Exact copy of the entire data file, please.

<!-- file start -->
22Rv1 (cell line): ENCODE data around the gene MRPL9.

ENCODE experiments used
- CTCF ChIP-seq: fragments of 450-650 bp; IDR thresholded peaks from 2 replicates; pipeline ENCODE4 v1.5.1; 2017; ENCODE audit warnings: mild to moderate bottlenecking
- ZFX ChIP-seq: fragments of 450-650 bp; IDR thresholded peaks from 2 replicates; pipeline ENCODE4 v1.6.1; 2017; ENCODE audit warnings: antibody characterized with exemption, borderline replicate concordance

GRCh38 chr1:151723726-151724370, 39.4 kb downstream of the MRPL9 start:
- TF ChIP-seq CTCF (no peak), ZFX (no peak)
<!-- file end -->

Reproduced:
22Rv1 (cell line): ENCODE data around the gene MRPL9.

ENCODE experiments used
- CTCF ChIP-seq: fragments of 450-650 bp; IDR thresholded peaks from 2 replicates; pipeline ENCODE4 v1.5.1; 2017; ENCODE audit warnings: mild to moderate bottlenecking
- ZFX ChIP-seq: fragments of 450-650 bp; IDR thresholded peaks from 2 replicates; pipeline ENCODE4 v1.6.1; 2017; ENCODE audit warnings: antibody characterized with exemption, borderline replicate concordance

GRCh38 chr1:151723726-151724370, 39.4 kb downstream of the MRPL9 start:
- TF ChIP-seq CTCF (no peak), ZFX (no peak)